157

What does

echo $?

mean in shell programming?

190

This is the exit status of the last executed command.

For example the command true always returns a status of 0 and false always returns a status of 1:

true
echo $? # echoes 0
false
echo $? # echoes 1

From the manual: (acessible by calling man bash in your shell)

$?       Expands to the exit status of the most recently executed foreground pipeline.

By convention an exit status of 0 means success, and non-zero return status means failure. Learn more about exit statuses on wikipedia.

There are other special variables like this, as you can see on this online manual: https://www.gnu.org/s/bash/manual/bash.html#Special-Parameters

  • Note $ and ? are two distinct parameters and $? does not appear in the bash(1) manpage. – Josh Habdas Dec 21 '19 at 9:40
18

$? returns the exit value of the last executed command. echo $? prints that value on console. zero implies a successful execution while non-zero values are mapped to various reason for failure.

Hence when scripting; I tend to use the following syntax

if [ $? -eq 0 ]; then
 # do something
else
 # do something else
fi

The comparison is to be done on equals to 0 or not equals 0.

** Update Based on the comment: Ideally, you should not use the above code block for comparison, refer to @tripleee comments and explanation.

  • 15
    No, this is an antipattern. Anything which looks like cmd; if [ $? -eq 0 ]; then should be refactored to if cmd; then. The very purpose of if (and the other flow control statements in the shell) is to run a command and examine its exit status. – tripleee Oct 15 '18 at 9:40
  • if cmd; may not be very readable is some conditions especially when cmd refers to another script. – Saurabh Ariyan Jun 30 '19 at 11:37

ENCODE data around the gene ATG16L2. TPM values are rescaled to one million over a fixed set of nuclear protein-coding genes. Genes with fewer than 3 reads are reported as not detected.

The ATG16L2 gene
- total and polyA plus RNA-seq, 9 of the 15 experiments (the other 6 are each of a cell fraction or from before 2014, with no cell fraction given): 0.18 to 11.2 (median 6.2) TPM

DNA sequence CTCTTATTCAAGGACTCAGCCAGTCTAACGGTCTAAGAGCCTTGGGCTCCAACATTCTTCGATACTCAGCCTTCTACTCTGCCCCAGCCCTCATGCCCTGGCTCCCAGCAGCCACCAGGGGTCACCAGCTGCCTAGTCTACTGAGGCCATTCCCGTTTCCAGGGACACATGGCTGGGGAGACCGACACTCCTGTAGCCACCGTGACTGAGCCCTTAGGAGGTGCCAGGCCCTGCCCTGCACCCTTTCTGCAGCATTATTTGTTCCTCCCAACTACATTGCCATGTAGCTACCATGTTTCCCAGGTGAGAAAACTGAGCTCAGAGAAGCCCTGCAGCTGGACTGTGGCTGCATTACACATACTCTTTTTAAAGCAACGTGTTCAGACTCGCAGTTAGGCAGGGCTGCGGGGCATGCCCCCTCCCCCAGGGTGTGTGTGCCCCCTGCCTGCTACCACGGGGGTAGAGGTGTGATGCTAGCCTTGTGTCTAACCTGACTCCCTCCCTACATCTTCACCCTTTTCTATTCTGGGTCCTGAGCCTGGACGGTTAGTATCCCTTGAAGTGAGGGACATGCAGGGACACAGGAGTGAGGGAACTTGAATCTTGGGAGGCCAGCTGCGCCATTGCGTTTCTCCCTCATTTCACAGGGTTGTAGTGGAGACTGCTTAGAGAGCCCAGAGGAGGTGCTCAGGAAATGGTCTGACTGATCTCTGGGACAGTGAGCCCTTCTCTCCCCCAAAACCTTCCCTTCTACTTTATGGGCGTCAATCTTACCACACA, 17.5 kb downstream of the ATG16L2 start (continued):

• 1
    This is even more wrong now. [ 1 ] and [ 0 ] are both true; [ without an operator checks if the argument is a non-empty string. – tripleee Jun 30 '19 at 17:05
  • Why would externalscript; if [ $? -eq 0 ] be more readable than if externalscript? – tripleee Jun 30 '19 at 17:06
  • 2
    I'm about to do vendor/bin/drush status bootstrap | grep -q $(vendor/bin/drush php-eval 'if (function_exists("t")) echo t("Successful");') &> /dev/null;. If I had to put that in a single line if [ ... ] it would be terribly unreadable. I plan to store the output of that line to a variable so I can just say if [ $drupal_installed -eq 0 ] later. – thirdender Jun 30 '19 at 17:54
10

echo $? - Gives the EXIT STATUS of the most recently executed command . This EXIT STATUS would most probably be a number with ZERO implying Success and any NON-ZERO value indicating Failure

? - This is one special parameter/variable in bash.

$? - It gives the value stored in the variable "?".

Some similar special parameters in BASH are 1,2,*,# ( Normally seen in echo command as $1 ,$2 , $* , $# , etc., ) .

8

It has the last status code (exit value) of a command.

3

From http://www.gnu.org/s/bash/manual/bash.html#Special-Parameters

?
Expands to the exit status of the most recently executed foreground pipeline. 
3

See The Bash Manual under 3.4.2 Special Parameters: